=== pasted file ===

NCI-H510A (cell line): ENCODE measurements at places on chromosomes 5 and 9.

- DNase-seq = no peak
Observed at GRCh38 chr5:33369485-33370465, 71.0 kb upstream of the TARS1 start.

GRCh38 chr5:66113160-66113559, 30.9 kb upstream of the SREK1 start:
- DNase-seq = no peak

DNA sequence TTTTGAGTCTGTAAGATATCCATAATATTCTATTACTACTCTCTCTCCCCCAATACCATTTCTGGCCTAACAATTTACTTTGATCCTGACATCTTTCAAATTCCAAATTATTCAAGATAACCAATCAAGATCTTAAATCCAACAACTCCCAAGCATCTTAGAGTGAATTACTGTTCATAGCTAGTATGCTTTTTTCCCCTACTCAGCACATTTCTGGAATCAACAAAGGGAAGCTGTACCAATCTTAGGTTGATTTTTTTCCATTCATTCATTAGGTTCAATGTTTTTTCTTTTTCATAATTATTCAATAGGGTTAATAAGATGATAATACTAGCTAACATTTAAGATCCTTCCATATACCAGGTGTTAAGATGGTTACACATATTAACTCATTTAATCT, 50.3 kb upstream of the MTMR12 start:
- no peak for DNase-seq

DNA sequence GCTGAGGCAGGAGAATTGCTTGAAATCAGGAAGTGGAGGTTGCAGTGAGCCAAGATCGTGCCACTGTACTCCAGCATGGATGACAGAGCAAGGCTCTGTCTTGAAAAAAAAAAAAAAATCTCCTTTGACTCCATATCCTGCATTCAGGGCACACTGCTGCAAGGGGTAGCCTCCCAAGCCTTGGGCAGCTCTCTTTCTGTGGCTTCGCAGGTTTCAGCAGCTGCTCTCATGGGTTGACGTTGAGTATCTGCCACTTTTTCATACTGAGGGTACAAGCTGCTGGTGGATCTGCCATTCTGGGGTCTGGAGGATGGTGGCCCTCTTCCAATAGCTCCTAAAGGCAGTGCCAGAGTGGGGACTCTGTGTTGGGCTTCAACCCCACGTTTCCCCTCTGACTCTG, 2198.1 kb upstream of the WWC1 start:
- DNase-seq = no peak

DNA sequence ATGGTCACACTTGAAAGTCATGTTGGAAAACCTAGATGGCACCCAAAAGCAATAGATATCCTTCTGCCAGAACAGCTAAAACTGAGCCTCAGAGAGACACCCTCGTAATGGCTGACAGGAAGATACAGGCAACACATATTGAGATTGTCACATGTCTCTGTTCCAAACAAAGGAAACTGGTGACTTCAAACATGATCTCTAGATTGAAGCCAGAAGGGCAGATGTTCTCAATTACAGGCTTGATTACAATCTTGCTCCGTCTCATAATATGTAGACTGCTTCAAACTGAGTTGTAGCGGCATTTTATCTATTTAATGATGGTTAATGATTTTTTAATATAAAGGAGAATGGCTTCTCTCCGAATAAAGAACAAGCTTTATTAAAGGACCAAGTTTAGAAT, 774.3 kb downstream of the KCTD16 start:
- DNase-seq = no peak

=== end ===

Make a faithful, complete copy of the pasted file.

NCI-H510A (cell line): ENCODE measurements at places on chromosomes 5 and 9.

- DNase-seq = no peak
Observed at GRCh38 chr5:33369485-33370465, 71.0 kb upstream of the TARS1 start.

GRCh38 chr5:66113160-66113559, 30.9 kb upstream of the SREK1 start:
- DNase-seq = no peak

DNA sequence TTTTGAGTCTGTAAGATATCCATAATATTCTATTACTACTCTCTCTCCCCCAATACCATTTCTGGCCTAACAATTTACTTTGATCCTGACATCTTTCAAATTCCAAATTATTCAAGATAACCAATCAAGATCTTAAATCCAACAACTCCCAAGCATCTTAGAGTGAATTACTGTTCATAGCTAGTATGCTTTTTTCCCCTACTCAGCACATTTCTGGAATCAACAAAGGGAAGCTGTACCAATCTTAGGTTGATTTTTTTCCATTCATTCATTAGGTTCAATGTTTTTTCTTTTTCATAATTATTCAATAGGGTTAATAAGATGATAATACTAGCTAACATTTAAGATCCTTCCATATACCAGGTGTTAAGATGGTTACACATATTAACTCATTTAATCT, 50.3 kb upstream of the MTMR12 start:
- no peak for DNase-seq

DNA sequence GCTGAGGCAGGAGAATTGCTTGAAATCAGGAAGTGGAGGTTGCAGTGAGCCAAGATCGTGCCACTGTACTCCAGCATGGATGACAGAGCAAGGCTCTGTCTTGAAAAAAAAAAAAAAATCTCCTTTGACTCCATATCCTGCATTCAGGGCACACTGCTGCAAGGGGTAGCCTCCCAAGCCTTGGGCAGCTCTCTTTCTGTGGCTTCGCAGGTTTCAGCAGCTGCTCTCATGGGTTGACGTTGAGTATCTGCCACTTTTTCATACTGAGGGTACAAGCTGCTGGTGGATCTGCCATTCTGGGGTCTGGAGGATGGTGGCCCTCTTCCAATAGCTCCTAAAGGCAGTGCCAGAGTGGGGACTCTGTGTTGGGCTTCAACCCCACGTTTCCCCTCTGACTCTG, 2198.1 kb upstream of the WWC1 start:
- DNase-seq = no peak

DNA sequence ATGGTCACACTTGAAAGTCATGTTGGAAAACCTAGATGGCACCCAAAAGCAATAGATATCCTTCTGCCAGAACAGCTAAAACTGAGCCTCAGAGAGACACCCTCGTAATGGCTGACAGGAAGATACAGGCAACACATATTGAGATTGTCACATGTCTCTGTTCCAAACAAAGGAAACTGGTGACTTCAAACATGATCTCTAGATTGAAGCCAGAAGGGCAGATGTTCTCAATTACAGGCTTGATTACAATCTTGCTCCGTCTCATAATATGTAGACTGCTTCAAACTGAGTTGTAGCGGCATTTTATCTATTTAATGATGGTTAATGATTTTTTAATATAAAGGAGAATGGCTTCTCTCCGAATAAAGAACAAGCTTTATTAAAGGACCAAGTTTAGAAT, 774.3 kb downstream of the KCTD16 start:
- DNase-seq = no peak